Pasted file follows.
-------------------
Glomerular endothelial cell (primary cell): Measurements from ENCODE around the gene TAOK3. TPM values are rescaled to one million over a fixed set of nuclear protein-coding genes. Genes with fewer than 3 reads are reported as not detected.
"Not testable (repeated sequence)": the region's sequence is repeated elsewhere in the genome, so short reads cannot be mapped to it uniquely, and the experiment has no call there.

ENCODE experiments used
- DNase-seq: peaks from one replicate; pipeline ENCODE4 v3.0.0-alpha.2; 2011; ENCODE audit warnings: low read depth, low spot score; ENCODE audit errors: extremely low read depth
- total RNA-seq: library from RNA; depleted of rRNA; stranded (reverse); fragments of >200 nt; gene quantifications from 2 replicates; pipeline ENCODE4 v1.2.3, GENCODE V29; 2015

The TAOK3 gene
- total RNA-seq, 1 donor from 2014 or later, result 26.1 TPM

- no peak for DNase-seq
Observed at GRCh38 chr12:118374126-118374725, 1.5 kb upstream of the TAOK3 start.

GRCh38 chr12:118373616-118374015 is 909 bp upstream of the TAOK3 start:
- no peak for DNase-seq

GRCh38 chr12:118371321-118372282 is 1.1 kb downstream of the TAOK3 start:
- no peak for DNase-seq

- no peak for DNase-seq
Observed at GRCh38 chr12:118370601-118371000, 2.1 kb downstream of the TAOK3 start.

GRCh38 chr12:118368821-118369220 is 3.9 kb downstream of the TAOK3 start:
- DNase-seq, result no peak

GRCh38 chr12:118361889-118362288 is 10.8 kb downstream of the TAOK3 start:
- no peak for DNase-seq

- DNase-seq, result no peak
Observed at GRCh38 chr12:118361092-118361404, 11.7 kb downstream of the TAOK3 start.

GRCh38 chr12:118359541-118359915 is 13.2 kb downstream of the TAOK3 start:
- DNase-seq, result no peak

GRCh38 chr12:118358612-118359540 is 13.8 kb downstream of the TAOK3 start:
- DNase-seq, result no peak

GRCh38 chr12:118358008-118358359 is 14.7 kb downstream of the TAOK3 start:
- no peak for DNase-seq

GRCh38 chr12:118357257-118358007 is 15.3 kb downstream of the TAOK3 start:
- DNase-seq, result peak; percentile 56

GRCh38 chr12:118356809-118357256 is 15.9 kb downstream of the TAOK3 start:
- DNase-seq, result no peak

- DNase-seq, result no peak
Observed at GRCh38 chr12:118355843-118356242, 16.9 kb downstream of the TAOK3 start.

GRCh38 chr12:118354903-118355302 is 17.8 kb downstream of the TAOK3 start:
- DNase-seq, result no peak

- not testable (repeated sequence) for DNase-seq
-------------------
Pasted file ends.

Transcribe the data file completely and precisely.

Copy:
Glomerular endothelial cell (primary cell): Measurements from ENCODE around the gene TAOK3. TPM values are rescaled to one million over a fixed set of nuclear protein-coding genes. Genes with fewer than 3 reads are reported as not detected.
"Not testable (repeated sequence)": the region's sequence is repeated elsewhere in the genome, so short reads cannot be mapped to it uniquely, and the experiment has no call there.

ENCODE experiments used
- DNase-seq: peaks from one replicate; pipeline ENCODE4 v3.0.0-alpha.2; 2011; ENCODE audit warnings: low read depth, low spot score; ENCODE audit errors: extremely low read depth
- total RNA-seq: library from RNA; depleted of rRNA; stranded (reverse); fragments of >200 nt; gene quantifications from 2 replicates; pipeline ENCODE4 v1.2.3, GENCODE V29; 2015

The TAOK3 gene
- total RNA-seq, 1 donor from 2014 or later, result 26.1 TPM

- no peak for DNase-seq
Observed at GRCh38 chr12:118374126-118374725, 1.5 kb upstream of the TAOK3 start.

GRCh38 chr12:118373616-118374015 is 909 bp upstream of the TAOK3 start:
- no peak for DNase-seq

GRCh38 chr12:118371321-118372282 is 1.1 kb downstream of the TAOK3 start:
- no peak for DNase-seq

- no peak for DNase-seq
Observed at GRCh38 chr12:118370601-118371000, 2.1 kb downstream of the TAOK3 start.

GRCh38 chr12:118368821-118369220 is 3.9 kb downstream of the TAOK3 start:
- DNase-seq, result no peak

GRCh38 chr12:118361889-118362288 is 10.8 kb downstream of the TAOK3 start:
- no peak for DNase-seq

- DNase-seq, result no peak
Observed at GRCh38 chr12:118361092-118361404, 11.7 kb downstream of the TAOK3 start.

GRCh38 chr12:118359541-118359915 is 13.2 kb downstream of the TAOK3 start:
- DNase-seq, result no peak

GRCh38 chr12:118358612-118359540 is 13.8 kb downstream of the TAOK3 start:
- DNase-seq, result no peak

GRCh38 chr12:118358008-118358359 is 14.7 kb downstream of the TAOK3 start:
- no peak for DNase-seq

GRCh38 chr12:118357257-118358007 is 15.3 kb downstream of the TAOK3 start:
- DNase-seq, result peak; percentile 56

GRCh38 chr12:118356809-118357256 is 15.9 kb downstream of the TAOK3 start:
- DNase-seq, result no peak

- DNase-seq, result no peak
Observed at GRCh38 chr12:118355843-118356242, 16.9 kb downstream of the TAOK3 start.

GRCh38 chr12:118354903-118355302 is 17.8 kb downstream of the TAOK3 start:
- DNase-seq, result no peak

- not testable (repeated sequence) for DNase-seq